Snowpit on Tenderfoot shows a thinner snowpack where weak snow is sitting on the ground. 

Additional Concern
Glide Avalanches
Glide Avalanches are the release of the entire snow cover as a result of gliding over the ground. Glide avalanches can be composed of wet, moist, or almost entirely dry snow. They typically occur in very specific paths, where the slope is steep enough and the ground surface is relatively smooth. The are often proceeded by full depth cracks (glide cracks), though the time between the appearance of a crack and an avalanche can vary between seconds and months. Glide avalanches are unlikely to be triggered by a person, are nearly impossible to forecast, and thus pose a hazard that is extremely difficult to manage.
  • TYPE
    Glide Avalanches

The first glide cracks of the season were seen on Sunburst SW face under the weather station and another on the SW face of Tincan Proper. A glide crack is the snowpack being pulled by gravity downhill along the ground. They can release at any moment without warning and are usually not associated with human triggers. The best way to manage this hazard is to avoid being on or beneath any slopes with cracks opening up. 

Mountain Weather

Yesterday: Skies were clear and sunny. Temperatures were in the single digits (F) in the upper elevations and teens (F) near 1000′. Winds were light and picked up in the evening from the East 10-15mph with gusts in the 20s mph. An inch of new snow fell in Turnagain Pass overnight and a trace in Girdwood.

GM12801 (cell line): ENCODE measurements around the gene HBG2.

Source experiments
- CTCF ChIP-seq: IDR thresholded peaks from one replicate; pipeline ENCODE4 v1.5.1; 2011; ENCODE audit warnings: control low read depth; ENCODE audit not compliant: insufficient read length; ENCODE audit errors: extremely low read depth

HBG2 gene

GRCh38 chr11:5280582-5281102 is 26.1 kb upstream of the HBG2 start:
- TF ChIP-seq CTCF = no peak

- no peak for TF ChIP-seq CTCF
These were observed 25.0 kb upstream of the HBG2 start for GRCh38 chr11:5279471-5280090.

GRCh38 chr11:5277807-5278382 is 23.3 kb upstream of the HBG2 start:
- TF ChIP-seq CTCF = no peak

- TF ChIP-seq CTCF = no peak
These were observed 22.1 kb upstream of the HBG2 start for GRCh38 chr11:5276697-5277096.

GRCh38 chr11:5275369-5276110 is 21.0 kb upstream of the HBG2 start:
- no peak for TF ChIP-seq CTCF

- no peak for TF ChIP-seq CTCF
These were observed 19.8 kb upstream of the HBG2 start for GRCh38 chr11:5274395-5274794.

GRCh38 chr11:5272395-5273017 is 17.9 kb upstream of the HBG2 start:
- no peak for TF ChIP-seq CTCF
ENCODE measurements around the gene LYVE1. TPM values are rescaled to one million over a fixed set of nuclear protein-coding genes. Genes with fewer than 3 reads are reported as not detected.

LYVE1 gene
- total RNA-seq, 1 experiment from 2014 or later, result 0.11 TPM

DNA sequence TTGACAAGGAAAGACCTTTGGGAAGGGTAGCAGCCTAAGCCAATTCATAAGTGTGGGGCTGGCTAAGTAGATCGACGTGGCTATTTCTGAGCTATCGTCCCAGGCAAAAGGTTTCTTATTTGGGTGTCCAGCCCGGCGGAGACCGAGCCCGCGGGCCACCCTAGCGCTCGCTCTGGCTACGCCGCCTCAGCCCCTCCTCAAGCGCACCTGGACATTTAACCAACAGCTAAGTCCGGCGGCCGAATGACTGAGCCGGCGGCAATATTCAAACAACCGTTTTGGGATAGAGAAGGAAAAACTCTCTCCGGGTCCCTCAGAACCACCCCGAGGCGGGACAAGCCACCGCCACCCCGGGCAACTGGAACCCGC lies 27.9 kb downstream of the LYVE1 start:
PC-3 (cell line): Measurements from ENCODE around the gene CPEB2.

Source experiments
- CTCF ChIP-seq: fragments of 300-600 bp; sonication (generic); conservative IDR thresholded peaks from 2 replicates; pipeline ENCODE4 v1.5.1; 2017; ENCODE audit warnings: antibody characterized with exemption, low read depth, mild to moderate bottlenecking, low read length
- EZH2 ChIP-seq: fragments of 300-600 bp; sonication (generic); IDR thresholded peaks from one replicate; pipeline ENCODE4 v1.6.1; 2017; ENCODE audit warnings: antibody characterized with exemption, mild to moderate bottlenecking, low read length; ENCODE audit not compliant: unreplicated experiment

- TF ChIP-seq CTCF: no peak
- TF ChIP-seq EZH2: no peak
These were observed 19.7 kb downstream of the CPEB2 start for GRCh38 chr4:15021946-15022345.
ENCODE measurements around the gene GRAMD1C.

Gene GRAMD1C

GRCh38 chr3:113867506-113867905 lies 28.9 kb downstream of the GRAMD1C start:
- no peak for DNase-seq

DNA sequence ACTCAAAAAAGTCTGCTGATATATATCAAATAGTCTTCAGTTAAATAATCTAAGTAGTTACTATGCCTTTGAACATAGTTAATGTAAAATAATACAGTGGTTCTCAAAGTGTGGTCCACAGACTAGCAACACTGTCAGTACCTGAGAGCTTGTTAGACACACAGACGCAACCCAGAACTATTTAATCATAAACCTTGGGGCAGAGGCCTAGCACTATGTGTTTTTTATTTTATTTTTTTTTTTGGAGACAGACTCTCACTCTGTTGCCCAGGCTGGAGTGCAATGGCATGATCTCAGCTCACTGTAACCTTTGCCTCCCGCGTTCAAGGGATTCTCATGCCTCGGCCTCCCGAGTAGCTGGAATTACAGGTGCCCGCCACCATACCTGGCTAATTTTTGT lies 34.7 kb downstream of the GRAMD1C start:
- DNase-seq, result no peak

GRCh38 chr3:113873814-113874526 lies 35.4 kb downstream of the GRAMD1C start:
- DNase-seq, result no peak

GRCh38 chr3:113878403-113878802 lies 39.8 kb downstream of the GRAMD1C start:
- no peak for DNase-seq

Today:   Temperatures will gradually increase throughout the day into the mid-20’s at 1000′. Snow showers will start this afternoon with 3-6 € of snow possible and another 4-5 € overnight. East ridgetop winds are expected to be 10-15mph and build into the 20’s mph overnight.

Tomorrow: Temperatures will continue to increase into the mid-30’s (F) at sea level. Rain/snowline may be around 500′. Another storm is expected Saturday evening through Sunday morning. An active weather pattern is expected to persist into early next week.

*Seattle Ridge weather station anemometer has been rimed and not recording wind data.    

PRECIPITATION 24-hour data (6am – 6am)

  Temp Avg (F) Snow (in) Water (in) Snow Depth (in)
Center Ridge (1880′) 13   1   0.1   31  
Summit Lake (1400′) 7   0   0   9  
Alyeska Mid (1700′) 14   trace   0.07   17  

RIDGETOP 24-hour data (6am – 6am)

  Temp Avg (F) Wind Dir Wind Avg (mph) Wind Gust (mph)
Sunburst (3812′) 4   ENE   7   31  
Seattle Ridge (2400′) 12   *NA   *NA     *NA